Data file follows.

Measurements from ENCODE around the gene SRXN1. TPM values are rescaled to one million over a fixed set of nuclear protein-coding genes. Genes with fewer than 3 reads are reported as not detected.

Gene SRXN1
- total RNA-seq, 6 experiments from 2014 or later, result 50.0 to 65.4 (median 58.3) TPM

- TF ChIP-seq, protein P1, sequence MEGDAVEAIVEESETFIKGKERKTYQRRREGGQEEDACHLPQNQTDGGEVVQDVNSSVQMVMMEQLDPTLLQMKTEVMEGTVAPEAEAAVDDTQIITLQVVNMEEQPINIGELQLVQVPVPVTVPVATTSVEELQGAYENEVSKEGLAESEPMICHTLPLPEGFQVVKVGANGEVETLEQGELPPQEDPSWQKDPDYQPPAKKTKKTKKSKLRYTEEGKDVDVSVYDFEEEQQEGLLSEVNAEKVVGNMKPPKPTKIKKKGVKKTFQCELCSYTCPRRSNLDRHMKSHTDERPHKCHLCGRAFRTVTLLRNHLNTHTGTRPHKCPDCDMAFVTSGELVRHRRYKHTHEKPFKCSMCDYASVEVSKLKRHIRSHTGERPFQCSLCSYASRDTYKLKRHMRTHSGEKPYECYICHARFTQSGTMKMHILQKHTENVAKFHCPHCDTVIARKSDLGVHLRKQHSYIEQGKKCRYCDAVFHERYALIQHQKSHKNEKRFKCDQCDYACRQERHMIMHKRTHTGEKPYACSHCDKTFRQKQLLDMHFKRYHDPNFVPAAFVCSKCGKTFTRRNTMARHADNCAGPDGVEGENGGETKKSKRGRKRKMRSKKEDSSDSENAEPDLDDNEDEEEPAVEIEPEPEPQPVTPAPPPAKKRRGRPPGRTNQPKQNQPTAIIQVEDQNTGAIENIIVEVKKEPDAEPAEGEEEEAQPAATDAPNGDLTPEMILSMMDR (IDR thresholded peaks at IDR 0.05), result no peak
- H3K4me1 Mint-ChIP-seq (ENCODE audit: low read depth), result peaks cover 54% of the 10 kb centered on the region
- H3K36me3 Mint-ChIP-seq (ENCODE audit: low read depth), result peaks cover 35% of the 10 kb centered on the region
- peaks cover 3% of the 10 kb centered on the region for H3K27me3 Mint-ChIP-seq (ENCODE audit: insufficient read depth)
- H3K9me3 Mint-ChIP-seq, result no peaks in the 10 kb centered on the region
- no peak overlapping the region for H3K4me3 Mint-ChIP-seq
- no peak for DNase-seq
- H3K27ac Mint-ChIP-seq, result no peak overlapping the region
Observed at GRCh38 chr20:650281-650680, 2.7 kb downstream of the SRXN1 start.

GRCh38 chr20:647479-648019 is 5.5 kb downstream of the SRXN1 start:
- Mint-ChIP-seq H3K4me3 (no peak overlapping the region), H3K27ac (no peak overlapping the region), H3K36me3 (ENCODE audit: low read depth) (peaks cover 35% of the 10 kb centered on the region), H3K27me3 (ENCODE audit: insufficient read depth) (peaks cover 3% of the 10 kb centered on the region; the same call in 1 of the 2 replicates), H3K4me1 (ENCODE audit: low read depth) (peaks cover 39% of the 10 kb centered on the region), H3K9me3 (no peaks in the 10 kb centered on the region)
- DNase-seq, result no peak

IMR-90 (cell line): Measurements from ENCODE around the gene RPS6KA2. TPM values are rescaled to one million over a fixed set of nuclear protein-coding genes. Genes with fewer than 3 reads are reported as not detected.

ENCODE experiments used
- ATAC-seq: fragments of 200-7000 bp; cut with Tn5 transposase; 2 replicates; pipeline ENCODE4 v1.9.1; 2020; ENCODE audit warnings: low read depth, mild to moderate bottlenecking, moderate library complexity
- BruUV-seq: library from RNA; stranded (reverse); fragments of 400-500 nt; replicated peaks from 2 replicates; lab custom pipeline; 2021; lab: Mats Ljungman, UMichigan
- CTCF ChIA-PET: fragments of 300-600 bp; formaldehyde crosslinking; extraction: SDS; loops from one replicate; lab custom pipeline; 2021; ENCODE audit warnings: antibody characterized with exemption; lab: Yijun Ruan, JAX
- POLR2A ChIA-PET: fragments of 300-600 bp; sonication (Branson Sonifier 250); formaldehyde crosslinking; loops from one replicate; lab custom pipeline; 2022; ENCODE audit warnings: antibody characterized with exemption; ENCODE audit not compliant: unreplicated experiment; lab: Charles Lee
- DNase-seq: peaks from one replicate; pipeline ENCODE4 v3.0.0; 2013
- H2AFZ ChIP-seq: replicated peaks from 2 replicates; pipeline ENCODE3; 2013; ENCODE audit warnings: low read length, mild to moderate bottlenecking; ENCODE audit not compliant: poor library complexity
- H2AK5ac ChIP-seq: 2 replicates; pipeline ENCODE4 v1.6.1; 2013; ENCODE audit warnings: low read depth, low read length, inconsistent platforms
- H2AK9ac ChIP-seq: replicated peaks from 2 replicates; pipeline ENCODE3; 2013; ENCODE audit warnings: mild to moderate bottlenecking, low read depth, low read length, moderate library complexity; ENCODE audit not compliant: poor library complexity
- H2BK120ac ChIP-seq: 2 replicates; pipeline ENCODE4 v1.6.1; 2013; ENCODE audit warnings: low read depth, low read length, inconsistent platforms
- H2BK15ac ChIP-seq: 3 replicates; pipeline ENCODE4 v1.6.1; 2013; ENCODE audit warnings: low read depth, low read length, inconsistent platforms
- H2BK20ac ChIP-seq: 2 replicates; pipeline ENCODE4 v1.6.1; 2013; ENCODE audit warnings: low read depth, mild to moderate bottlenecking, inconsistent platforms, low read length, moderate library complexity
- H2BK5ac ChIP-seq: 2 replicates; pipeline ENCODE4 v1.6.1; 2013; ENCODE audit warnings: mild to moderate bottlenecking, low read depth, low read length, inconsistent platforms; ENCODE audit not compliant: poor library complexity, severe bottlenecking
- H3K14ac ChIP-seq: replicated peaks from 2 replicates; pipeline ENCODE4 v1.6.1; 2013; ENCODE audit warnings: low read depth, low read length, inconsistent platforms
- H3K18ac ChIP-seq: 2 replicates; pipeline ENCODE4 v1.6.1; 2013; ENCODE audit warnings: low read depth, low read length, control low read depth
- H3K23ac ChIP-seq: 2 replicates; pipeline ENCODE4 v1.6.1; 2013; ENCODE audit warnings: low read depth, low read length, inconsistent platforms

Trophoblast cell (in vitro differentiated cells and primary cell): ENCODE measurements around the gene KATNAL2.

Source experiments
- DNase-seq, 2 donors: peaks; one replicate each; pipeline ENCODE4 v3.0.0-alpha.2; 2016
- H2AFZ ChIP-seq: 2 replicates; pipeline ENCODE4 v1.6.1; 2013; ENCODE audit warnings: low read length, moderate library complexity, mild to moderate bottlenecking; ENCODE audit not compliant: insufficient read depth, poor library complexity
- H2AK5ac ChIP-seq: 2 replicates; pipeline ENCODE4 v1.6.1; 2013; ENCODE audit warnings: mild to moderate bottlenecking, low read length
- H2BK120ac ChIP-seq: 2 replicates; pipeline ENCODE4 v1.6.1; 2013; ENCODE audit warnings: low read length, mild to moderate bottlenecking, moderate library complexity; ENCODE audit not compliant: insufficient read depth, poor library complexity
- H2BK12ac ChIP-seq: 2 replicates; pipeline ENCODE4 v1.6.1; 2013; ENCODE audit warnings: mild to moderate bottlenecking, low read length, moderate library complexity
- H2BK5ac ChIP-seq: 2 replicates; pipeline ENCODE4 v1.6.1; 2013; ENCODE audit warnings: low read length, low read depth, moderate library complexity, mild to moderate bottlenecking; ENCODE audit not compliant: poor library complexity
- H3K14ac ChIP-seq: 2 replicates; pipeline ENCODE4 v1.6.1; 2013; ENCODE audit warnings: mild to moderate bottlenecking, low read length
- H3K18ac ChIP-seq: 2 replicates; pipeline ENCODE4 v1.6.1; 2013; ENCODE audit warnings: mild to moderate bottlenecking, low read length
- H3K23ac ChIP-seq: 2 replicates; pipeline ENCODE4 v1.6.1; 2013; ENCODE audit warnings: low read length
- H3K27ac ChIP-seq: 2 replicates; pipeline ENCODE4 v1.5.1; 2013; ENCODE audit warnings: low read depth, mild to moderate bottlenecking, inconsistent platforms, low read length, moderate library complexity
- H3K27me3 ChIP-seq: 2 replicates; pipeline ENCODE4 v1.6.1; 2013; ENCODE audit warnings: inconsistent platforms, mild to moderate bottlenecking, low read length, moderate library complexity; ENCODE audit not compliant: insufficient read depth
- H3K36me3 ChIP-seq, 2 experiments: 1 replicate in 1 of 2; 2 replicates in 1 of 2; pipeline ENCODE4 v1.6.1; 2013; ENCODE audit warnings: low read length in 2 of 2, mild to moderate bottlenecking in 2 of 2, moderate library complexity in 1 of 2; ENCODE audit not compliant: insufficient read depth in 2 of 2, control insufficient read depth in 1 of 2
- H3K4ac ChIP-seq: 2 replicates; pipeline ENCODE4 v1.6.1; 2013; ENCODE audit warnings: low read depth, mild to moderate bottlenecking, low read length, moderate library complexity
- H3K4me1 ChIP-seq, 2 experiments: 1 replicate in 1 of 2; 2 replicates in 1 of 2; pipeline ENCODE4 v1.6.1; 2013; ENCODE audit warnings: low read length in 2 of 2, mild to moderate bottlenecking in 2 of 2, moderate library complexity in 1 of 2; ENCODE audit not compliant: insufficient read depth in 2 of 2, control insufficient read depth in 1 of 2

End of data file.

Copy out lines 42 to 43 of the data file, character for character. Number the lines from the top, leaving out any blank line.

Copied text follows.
- H3K18ac ChIP-seq: 2 replicates; pipeline ENCODE4 v1.6.1; 2013; ENCODE audit warnings: mild to moderate bottlenecking, low read length
- H3K23ac ChIP-seq: 2 replicates; pipeline ENCODE4 v1.6.1; 2013; ENCODE audit warnings: low read length